Highly recommended by Lonely Planet, Kalahari Trails is a 3 500ha private reserve situated 35km south of Kgalagadi Transfrontier Park. The setting is a nature-lover’s paradise. Given over exclusively to game, it offers a wide range of habitats to explore. Various accommodation options are available. All are self-catering, though typical Kalahari meals can be provided by arrangement.
The guesthouse has five rooms with two to four beds in each. Two of the rooms have en-suite bathrooms; the others share a bathroom.
Other facilities include a large lounge, communal kitchen and spacious veranda with braai (barbeque) facilities. The guesthouse is ideal for groups and has covered parking. A small shop in the guesthouse sells a variety of meats, drinks, snacks, firewood and basic foodstuffs. For those seeking privacy, a four bed chalet with fully equipped kitchen and en-suite bathroom is situated away from the guesthouse near a waterhole.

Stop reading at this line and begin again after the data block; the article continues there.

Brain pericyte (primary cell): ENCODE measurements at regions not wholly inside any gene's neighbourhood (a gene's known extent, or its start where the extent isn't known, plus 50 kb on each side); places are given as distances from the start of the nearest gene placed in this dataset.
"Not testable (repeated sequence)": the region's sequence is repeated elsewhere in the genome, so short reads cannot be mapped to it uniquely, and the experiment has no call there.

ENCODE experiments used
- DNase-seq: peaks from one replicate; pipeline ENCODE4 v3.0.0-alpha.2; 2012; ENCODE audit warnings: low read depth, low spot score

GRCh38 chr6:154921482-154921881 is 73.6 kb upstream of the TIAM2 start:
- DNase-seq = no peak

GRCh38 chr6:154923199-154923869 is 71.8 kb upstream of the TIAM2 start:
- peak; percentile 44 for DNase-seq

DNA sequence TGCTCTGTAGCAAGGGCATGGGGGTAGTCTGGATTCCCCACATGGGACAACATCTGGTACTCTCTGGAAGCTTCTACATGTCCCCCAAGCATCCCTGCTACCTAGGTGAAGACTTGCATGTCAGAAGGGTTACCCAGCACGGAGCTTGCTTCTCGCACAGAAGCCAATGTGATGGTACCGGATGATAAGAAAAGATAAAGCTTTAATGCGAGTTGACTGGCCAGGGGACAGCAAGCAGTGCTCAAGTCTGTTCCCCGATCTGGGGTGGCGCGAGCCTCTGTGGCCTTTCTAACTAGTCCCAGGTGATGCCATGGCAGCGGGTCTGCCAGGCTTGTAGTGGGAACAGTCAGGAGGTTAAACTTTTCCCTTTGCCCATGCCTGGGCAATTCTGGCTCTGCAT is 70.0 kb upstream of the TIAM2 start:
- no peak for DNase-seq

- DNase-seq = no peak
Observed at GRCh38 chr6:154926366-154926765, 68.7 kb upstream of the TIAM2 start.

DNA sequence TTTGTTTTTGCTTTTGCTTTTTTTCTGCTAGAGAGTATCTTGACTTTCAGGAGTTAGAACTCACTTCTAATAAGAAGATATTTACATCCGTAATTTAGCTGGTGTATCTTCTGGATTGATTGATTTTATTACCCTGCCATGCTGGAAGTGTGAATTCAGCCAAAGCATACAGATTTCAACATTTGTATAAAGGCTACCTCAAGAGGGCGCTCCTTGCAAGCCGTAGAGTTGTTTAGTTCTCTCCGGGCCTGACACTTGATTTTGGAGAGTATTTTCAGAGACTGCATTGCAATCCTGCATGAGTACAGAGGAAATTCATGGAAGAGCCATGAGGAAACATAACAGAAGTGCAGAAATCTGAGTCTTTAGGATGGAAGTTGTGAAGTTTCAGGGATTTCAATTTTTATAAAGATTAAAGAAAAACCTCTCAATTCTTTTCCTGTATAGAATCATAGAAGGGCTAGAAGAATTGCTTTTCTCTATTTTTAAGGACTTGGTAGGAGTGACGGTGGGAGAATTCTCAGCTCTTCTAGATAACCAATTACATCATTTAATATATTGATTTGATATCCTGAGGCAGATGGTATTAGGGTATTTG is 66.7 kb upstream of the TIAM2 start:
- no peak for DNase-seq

A dune side bush camp is also available with four permanent two bed tents, ablution facilities and kitchen. A sheltered campsite with ablutions block, kitchen, lapa and braai (barbeque) is located close to the guesthouse.
Guests are welcome to explore the farm on foot. A variety of guided activities are also offered, such as morning walks, dune game-drives interspersed with tracking walks, spot-lit night drives, night walks (in summer) and sundowners (a game drive to a remote dune for drinks, followed by a night drive). Prof Anne Rasa, owner of the reserve and a desert ecologist, will share her extensive knowledge of the dune plants and animals.
Some 47 mammal and 207 bird species have been recorded on the reserve. A small botanical garden on the property allows visitors to identify species they have seen in the wild. A large insect collection is also available for easy reference.
The Kalahari portion of the Biota-Africa project – a chain of 1km2 plots stretching from the Western Cape in South Africa to the Okavango Delta in Namibia – is located on the farm. As a result, Anne regularly hosts a variety of visiting researchers such as geologists, socio-economists, botanists and geographers. A number of researchers involved with PhD projects reside on the farm.
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